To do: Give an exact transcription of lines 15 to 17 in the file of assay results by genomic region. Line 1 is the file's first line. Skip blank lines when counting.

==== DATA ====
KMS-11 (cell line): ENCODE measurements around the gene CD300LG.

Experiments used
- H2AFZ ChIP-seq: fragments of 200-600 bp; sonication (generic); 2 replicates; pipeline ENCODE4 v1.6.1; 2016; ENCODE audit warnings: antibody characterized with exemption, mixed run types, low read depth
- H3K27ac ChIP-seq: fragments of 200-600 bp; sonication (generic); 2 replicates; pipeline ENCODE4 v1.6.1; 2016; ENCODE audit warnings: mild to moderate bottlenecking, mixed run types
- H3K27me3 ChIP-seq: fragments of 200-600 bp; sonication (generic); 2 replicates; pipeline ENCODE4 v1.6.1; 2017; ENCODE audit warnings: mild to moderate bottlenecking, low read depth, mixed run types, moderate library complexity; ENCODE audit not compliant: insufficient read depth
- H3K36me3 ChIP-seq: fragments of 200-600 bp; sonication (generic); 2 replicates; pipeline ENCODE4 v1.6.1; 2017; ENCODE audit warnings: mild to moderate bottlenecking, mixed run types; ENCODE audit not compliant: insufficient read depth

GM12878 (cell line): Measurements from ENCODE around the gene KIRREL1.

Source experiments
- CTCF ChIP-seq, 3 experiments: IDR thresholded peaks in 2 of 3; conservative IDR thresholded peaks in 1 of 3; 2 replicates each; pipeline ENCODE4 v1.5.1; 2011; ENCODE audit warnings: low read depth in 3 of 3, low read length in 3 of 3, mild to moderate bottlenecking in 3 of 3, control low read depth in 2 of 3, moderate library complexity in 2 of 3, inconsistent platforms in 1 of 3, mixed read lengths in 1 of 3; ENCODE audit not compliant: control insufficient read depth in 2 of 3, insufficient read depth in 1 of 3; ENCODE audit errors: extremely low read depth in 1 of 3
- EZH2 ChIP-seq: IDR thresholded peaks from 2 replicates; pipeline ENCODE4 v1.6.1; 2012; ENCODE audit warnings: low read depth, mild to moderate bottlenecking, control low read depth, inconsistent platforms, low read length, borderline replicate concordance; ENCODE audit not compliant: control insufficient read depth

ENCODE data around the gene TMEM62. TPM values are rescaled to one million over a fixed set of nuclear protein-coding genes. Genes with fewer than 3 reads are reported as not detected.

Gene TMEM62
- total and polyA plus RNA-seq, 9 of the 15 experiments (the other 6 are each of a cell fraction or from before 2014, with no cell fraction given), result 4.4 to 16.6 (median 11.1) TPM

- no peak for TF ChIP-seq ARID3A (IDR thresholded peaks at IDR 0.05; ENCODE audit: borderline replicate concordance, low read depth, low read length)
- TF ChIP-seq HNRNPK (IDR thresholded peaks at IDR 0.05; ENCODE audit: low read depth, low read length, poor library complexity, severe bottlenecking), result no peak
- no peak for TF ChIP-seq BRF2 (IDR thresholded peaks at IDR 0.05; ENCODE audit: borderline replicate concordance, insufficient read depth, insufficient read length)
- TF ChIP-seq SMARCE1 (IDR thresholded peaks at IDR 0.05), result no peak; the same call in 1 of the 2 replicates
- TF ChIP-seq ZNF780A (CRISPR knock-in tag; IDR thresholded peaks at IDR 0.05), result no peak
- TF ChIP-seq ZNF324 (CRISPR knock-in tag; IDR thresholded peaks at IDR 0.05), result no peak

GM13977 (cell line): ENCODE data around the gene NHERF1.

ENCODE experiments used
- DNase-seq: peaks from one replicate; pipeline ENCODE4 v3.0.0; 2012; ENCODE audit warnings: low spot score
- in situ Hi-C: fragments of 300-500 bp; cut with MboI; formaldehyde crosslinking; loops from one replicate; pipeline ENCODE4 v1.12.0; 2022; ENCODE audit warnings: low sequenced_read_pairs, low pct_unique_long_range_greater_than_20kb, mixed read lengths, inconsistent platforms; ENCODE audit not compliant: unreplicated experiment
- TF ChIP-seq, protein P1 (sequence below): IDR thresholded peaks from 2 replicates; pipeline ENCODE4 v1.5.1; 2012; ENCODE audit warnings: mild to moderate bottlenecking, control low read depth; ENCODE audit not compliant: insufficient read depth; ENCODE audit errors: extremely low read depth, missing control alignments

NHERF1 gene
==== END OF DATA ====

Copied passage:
- TF ChIP-seq HNRNPK (IDR thresholded peaks at IDR 0.05; ENCODE audit: low read depth, low read length, poor library complexity, severe bottlenecking), result no peak
- no peak for TF ChIP-seq BRF2 (IDR thresholded peaks at IDR 0.05; ENCODE audit: borderline replicate concordance, insufficient read depth, insufficient read length)
- TF ChIP-seq SMARCE1 (IDR thresholded peaks at IDR 0.05), result no peak; the same call in 1 of the 2 replicates